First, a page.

Amazon announced Thursday that its acquisition of Whole Foods will be completed on Monday — and customers will see changes immediately.
“We’re determined to make healthy and organic food affordable for everyone. Everybody should be able to eat Whole Foods Market quality — we will lower prices without compromising Whole Foods Market’s long-held commitment to the highest standards,” said Jeff Wilke, chief executive of AmazonWorldwide Consumer, in a news release detailing the changes.
That means the days of “Whole Paycheck” are over. Whole Foods was maligned for years for its high prices — this reporter recalls once arriving at the cash register shocked to discover that three apples would cost her nearly $7 — which it has tried to address over its history. It introduced its own generic brand, distributed digital coupons, and launched lower-price spinoff stores in select markets. But still, it could never shake its reputation as a grocery store for rich people who are willing to shell out precious dollars for asparagus water and ornamental kale.
The Amazon acquisition could do more to eliminate that old nickname more than any of the store’s previous measures. It’s also a move that many — including The Post — predicted would come swiftly. And it’s just the first step: Soon after that, Amazon will integrate Amazon Prime as a customer rewards program for Whole Foods shoppers, and Prime members will get extra discounts and offers. Whole Foods’s private-label brands will soon be available for purchase online through Amazon Fresh and Prime Pantry.
And eventually, mirroring another prediction of Amazon-watchers, Whole Foods will offer Amazon Lockers in stores for customers to stop by and pick up Amazon purchases — and probably buy some groceries while they’re at it. As online grocery shopping grows, it’s an immediate answer to Amazon’s “last mile” delivery problem — shorthand for the idea that, the closer you get to a product’s final destination, the more challenges you have in delivering it. Whole Foods stores give Amazon refrigerated distribution centers close to where people live, which “adds to Amazon’s cachet and eases concerns of customers that their perishable food comes from two to three miles from their homes where a Whole Foods is located, instead of an Amazon distribution center that could be farther afield,” wrote Michelle Lodge for the Street. “Freshness counts.”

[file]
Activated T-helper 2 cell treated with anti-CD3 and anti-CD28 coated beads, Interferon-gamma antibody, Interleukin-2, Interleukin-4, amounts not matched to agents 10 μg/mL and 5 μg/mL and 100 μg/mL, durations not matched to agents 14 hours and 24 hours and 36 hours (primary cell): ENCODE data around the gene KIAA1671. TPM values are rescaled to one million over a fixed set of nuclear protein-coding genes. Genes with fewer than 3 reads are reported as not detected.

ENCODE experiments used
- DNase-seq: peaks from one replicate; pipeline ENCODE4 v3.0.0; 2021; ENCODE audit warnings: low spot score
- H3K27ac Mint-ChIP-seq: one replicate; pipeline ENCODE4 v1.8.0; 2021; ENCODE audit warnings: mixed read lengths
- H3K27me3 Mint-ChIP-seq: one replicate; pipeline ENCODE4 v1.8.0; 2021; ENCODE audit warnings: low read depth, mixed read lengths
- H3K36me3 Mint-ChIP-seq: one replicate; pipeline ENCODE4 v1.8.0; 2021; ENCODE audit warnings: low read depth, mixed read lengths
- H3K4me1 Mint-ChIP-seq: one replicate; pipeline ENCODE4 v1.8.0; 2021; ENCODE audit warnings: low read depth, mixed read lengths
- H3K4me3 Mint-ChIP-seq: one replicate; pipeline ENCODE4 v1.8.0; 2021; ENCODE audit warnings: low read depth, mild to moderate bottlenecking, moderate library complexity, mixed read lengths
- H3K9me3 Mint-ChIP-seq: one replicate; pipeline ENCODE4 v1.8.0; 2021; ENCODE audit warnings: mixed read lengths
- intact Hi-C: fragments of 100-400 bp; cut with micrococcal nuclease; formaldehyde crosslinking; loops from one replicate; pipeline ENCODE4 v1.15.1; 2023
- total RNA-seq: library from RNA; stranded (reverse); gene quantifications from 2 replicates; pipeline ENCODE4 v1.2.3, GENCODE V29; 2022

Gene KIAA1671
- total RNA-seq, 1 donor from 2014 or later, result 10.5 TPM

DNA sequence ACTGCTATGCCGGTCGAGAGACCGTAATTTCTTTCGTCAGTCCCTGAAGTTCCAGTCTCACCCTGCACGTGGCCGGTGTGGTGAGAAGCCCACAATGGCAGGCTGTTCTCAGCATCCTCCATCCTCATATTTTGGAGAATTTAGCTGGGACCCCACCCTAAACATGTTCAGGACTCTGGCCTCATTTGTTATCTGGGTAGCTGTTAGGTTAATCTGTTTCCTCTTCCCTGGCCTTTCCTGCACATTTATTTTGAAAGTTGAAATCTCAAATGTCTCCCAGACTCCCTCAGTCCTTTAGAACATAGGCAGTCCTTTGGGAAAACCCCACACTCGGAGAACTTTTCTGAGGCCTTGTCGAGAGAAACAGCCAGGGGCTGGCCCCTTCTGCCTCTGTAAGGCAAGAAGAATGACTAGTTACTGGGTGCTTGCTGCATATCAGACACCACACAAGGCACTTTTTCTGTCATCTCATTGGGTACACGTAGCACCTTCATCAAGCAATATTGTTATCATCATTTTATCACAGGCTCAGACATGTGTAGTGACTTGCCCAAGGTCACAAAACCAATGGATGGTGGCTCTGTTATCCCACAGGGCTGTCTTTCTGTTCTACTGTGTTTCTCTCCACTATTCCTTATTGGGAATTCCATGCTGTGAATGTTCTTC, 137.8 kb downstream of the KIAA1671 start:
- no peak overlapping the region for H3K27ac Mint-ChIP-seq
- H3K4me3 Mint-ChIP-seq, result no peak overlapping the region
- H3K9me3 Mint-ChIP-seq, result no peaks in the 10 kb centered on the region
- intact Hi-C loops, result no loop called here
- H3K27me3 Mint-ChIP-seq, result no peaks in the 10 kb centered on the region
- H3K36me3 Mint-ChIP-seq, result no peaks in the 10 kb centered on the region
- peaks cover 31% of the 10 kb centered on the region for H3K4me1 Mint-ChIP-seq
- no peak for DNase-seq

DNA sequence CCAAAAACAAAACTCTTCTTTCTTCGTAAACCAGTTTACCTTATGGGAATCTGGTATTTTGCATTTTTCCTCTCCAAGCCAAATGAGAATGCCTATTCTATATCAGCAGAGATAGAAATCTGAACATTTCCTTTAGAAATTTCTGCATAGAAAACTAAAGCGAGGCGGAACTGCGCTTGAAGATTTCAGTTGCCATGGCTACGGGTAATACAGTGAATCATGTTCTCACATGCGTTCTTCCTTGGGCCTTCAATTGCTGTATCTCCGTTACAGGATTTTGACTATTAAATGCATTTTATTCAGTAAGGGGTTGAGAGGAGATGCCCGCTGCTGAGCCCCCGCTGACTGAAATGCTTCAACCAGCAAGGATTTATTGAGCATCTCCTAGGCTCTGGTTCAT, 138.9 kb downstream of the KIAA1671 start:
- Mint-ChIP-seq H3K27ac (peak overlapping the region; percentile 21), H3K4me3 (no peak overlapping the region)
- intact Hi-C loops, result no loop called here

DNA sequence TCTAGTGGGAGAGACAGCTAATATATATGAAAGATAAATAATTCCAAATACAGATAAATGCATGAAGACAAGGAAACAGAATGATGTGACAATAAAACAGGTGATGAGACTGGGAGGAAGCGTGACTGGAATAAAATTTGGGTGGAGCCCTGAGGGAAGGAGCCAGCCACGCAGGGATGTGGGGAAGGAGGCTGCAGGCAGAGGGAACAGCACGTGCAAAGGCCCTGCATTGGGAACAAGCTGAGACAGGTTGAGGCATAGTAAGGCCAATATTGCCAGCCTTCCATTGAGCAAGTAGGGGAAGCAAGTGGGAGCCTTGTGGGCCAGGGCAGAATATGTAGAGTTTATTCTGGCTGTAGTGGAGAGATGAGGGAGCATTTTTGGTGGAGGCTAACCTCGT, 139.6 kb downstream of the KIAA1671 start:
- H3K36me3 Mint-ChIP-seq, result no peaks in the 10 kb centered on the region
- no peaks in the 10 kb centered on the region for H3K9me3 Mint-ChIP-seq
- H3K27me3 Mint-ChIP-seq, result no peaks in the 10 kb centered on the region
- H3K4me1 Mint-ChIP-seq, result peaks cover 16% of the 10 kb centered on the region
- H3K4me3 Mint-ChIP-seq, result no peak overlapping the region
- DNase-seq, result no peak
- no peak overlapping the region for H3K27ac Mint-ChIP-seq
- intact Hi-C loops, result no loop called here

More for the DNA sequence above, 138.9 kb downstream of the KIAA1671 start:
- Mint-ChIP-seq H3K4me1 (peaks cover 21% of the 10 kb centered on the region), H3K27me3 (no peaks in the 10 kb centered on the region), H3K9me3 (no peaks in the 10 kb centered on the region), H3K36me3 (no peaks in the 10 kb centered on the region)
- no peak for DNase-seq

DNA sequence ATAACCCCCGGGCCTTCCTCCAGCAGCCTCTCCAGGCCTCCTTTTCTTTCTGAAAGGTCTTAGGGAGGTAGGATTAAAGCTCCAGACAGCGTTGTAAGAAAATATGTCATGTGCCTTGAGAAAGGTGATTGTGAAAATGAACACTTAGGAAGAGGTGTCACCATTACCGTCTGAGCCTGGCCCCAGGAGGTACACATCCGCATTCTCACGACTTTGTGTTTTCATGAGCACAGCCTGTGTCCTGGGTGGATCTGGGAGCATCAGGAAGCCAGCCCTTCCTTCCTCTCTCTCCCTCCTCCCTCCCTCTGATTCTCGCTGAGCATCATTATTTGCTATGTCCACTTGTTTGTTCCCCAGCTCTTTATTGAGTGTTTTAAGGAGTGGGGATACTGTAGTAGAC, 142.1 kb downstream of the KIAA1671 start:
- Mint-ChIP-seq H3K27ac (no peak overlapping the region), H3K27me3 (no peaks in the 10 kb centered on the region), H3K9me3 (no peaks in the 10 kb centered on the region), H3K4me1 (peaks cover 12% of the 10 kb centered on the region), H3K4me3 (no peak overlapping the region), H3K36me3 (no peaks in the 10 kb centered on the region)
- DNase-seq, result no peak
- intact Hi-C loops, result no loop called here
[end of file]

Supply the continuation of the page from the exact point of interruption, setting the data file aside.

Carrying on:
The Amazon news release teased at other changes to come, once the companies “integrate logistics and point-of-sale and merchandising systems.” Future changes could include eliminating checkout lines, which Amazon has already done at its cashless Amazon Go store in Seattle (going cashless, while convenient for middle class customers, would also inhibit access to fresh groceries for unbanked households, which would affect more than 15 million American adults). At that store, a combination of technology including sensors, machine learning and computer vision can detect what customers are purchasing. As long as they have the Amazon Go app, they can just walk out of the store, and their Amazon account will automatically be charged. Other Amazon innovations, such as the Amazon Dash Wand, a home bar code scanner, are likely to make their way into Whole Foods stores somehow, too.
Until then: Stock up on avocados. You probably couldn’t afford the Whole Foods ones until now, anyway.
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